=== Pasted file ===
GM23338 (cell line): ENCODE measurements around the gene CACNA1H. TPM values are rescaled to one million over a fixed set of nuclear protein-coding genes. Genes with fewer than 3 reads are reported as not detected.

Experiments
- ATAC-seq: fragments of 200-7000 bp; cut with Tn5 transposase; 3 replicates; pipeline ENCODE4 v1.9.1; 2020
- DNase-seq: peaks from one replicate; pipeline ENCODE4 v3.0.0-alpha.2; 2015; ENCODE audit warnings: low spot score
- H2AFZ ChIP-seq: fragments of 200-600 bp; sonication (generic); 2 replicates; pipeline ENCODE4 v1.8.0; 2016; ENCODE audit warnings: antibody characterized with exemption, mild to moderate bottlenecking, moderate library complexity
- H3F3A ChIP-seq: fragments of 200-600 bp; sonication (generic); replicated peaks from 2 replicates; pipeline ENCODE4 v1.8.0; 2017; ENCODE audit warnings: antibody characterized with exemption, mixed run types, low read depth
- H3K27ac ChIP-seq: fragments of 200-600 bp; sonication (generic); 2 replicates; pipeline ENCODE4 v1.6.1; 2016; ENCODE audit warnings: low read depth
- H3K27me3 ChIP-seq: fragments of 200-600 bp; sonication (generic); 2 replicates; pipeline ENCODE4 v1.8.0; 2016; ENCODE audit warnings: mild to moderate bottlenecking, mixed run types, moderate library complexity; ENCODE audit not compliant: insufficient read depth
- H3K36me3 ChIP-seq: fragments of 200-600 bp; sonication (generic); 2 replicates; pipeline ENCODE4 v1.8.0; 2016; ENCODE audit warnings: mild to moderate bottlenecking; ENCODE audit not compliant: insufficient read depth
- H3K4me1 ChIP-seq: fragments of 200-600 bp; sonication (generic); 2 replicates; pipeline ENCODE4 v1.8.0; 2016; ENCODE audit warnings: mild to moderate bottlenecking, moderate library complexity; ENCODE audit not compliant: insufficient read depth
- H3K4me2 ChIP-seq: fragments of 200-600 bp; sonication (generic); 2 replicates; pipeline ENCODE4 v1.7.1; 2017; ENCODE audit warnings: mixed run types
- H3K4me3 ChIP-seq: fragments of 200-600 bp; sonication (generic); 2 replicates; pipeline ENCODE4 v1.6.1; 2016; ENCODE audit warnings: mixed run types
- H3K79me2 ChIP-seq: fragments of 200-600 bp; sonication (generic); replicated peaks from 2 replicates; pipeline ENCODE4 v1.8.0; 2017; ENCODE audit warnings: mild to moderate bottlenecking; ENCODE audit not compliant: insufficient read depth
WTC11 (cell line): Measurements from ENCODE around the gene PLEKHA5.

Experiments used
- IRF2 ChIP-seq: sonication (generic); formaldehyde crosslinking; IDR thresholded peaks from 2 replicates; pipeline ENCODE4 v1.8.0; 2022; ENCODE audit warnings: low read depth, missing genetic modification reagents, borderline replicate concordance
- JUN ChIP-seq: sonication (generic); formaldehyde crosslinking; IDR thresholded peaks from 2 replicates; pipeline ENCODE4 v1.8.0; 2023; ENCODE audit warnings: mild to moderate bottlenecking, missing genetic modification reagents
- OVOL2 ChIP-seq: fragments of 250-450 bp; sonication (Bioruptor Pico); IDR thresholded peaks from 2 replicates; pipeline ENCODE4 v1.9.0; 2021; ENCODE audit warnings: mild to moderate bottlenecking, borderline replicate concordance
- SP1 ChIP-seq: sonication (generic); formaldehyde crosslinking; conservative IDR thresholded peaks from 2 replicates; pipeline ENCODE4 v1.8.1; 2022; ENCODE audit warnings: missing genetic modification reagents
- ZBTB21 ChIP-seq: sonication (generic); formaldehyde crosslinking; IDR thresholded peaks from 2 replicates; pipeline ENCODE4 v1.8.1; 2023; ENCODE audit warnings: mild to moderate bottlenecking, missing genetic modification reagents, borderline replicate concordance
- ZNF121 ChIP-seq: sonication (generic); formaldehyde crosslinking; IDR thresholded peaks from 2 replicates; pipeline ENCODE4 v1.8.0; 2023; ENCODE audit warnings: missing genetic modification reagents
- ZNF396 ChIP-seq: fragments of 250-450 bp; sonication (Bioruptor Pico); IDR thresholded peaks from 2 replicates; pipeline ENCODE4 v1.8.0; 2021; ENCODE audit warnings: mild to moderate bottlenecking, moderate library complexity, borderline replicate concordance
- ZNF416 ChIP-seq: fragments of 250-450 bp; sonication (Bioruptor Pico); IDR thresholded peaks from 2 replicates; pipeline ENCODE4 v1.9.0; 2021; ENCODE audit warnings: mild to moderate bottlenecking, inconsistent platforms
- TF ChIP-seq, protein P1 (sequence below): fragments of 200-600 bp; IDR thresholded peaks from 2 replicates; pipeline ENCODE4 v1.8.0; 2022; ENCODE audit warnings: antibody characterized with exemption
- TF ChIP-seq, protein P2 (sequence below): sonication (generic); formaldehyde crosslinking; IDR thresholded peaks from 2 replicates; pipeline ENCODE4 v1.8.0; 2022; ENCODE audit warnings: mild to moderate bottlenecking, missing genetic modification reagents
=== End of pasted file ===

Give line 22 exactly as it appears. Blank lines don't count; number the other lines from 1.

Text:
- ZNF396 ChIP-seq: fragments of 250-450 bp; sonication (Bioruptor Pico); IDR thresholded peaks from 2 replicates; pipeline ENCODE4 v1.8.0; 2021; ENCODE audit warnings: mild to moderate bottlenecking, moderate library complexity, borderline replicate concordance